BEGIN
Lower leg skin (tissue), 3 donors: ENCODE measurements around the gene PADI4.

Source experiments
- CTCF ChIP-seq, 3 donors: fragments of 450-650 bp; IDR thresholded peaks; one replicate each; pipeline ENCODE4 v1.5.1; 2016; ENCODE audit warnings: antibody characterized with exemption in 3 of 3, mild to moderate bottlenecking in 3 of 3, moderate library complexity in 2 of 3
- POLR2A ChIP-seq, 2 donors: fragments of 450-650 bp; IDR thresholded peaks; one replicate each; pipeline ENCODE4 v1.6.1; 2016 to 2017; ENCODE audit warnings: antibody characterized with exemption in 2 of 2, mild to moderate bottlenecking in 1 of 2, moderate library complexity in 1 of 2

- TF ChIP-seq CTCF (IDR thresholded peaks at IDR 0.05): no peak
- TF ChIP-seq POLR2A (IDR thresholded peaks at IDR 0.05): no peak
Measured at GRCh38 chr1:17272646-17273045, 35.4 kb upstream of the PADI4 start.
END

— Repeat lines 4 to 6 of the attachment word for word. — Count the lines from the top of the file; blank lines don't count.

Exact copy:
- POLR2A ChIP-seq, 2 donors: fragments of 450-650 bp; IDR thresholded peaks; one replicate each; pipeline ENCODE4 v1.6.1; 2016 to 2017; ENCODE audit warnings: antibody characterized with exemption in 2 of 2, mild to moderate bottlenecking in 1 of 2, moderate library complexity in 1 of 2

- TF ChIP-seq CTCF (IDR thresholded peaks at IDR 0.05): no peak
- TF ChIP-seq POLR2A (IDR thresholded peaks at IDR 0.05): no peak